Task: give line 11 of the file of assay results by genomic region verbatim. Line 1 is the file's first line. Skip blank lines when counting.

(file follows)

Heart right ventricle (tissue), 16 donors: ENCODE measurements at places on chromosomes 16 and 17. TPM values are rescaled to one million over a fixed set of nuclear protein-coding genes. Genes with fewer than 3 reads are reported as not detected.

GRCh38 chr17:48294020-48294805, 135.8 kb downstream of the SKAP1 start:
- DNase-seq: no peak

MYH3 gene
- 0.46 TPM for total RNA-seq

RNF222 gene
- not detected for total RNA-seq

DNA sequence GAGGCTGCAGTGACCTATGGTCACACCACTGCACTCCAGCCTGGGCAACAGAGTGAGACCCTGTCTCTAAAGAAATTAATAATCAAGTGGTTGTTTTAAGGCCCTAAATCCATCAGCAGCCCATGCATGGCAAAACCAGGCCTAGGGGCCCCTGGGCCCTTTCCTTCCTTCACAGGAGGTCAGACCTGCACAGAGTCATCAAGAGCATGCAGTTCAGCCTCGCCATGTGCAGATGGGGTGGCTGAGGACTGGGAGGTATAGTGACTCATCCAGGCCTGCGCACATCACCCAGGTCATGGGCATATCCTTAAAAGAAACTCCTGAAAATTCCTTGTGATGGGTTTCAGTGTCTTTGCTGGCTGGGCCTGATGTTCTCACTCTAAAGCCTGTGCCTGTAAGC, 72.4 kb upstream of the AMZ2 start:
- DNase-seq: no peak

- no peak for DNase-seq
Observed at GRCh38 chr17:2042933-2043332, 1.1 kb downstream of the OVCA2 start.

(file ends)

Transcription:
Observed at GRCh38 chr17:2042933-2043332, 1.1 kb downstream of the OVCA2 start.